What Impact for Sex Difference on Immune Thrombocytopenic Purpura?

Emmanuel Andrès*

What Impact for Sex Difference on Immune Thrombocytopenic Purpura?

Despite the progress in medicine the impact of gender on many diseases remains unknown or unstudied. In this context, it seemed appropriate to us, with a bit of provocation, to study the impact of gender on Immune Thrombocytopenic Purpura (ITP).

ITP, currently also known as primary immune thrombocytopenia, is an autoimmune disorder that results in acute or chronic thrombocytopenia and that may potentially lead to a life-threatening hemorrhagic event. While ITP in childhood is usually an acute, self-limiting condition (the thrombocytopenia is transient and recovers spontaneously despite an initially severe presentation), ITP is more often a chronic disease in adults (at least 30% of cases) with an insidious onset requiring multiple therapeutic approache.

ITP mainly occurs in young adults, particularly women in their third or fourth decade, with an overall female to male ratio of 3-4 to 1. These figures suggest that sex hormones, as in other immune disorders (systemic lupus, multiple sclerosis, etc.) may play a role in the susceptibility to ITP. In addition to having an impact on the immune system, sex hormones may also alter the clinical picture and response to therapy.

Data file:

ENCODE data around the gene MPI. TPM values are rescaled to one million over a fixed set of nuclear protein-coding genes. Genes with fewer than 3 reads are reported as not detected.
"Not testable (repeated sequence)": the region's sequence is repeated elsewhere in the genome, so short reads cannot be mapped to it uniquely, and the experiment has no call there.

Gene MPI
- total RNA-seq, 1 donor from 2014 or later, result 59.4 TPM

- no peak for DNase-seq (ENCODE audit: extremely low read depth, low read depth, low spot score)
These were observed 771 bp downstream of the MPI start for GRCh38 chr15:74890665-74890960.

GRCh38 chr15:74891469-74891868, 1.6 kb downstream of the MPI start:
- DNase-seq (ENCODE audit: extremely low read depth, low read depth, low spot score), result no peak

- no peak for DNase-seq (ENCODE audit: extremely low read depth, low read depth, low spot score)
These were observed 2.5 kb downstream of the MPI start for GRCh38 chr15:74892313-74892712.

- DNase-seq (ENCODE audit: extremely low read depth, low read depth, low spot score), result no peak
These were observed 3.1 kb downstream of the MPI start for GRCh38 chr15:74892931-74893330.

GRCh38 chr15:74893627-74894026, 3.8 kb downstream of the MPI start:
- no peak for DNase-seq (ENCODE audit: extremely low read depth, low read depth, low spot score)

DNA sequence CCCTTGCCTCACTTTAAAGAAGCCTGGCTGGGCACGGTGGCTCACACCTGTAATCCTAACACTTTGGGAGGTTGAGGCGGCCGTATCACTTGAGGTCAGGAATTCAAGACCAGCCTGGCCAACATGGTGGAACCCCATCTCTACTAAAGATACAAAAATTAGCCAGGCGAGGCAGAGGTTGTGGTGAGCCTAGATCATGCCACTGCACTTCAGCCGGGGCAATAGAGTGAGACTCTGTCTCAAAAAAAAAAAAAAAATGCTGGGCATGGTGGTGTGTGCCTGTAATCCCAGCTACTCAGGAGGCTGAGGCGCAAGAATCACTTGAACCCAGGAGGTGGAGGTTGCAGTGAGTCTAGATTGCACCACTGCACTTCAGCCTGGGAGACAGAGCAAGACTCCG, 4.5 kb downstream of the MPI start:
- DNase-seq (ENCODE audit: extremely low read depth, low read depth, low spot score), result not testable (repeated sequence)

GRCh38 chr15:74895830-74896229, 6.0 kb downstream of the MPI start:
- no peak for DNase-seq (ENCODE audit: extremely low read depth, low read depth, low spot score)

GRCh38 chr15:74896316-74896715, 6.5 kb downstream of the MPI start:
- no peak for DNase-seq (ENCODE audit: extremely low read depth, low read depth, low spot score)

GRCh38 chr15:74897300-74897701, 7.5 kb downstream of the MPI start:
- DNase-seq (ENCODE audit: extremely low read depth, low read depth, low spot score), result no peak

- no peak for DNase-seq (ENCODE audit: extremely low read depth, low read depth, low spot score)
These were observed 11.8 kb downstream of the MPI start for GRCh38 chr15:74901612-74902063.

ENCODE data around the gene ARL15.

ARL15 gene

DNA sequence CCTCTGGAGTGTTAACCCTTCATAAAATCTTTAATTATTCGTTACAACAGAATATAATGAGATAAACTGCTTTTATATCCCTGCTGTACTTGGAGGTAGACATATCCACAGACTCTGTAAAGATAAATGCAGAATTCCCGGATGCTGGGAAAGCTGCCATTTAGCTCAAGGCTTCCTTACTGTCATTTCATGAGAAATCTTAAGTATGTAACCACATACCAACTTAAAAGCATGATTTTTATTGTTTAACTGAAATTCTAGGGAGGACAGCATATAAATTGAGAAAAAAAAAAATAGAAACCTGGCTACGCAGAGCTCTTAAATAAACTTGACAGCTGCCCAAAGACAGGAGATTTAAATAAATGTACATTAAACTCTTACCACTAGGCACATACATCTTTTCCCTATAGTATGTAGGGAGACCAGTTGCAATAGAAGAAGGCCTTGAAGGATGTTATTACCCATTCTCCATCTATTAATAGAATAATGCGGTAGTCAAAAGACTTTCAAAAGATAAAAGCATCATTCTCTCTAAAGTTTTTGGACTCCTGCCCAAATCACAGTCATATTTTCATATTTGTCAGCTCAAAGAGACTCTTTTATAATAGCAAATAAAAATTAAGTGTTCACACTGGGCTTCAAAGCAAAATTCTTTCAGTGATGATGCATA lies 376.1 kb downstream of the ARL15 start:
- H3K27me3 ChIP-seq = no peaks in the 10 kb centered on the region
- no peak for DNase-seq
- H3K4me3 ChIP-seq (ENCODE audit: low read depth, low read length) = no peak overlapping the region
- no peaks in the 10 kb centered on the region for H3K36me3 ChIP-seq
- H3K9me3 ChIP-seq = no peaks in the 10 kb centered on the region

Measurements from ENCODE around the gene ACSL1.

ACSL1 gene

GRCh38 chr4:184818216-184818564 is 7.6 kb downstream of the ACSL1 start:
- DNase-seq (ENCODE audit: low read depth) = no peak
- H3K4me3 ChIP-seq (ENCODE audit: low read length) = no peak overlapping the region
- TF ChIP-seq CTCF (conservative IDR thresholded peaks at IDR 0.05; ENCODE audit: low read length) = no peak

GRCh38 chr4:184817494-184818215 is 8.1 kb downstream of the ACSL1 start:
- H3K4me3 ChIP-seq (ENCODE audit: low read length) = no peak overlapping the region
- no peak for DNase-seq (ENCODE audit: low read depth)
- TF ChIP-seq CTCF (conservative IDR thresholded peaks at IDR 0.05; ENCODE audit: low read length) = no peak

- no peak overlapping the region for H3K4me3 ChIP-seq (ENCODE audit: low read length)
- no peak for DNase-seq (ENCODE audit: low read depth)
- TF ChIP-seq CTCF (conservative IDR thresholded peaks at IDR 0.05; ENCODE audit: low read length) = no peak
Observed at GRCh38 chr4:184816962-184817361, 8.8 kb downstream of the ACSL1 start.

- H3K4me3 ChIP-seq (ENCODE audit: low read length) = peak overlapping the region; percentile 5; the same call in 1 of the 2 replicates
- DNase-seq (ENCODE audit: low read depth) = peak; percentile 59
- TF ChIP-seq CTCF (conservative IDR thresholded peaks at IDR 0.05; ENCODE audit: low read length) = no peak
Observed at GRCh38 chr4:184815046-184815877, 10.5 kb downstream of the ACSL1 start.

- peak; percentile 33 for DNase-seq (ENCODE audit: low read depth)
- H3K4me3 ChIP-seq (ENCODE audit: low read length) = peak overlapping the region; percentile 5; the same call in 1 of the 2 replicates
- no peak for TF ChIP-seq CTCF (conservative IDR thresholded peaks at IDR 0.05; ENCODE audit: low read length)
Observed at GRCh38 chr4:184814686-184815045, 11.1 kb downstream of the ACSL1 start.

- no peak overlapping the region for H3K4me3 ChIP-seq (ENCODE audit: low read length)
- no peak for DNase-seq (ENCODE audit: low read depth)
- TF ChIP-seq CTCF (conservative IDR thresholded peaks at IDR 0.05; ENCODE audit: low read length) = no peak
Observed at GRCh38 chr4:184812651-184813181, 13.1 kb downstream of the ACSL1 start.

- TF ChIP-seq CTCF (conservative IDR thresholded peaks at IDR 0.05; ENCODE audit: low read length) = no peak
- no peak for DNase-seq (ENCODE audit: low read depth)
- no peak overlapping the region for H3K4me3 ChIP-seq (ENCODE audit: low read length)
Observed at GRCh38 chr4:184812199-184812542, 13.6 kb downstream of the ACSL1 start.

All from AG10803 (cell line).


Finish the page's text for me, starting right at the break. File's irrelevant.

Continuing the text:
In recent years, it has become clear that women and men may differ for drug response. There is an increasing recognition on the role of sex hormones on pharmacokinetics and pharmacodynamics as mechanism accounting for sex differences in drug effects. The available evidence suggests that sex hormones influence drug absorption, distribution, metabolism, pharmacodynamics, and adverse effects. For instance, many cardiovascular drugs are metabolized by enzymes of the cytochrome system, which is more expressed in females than in males, showing sex differences in drug response. 

Women Health Open J. 2016; 2(1): e1-e3. doi: 10.17140/WHOJ-2-e004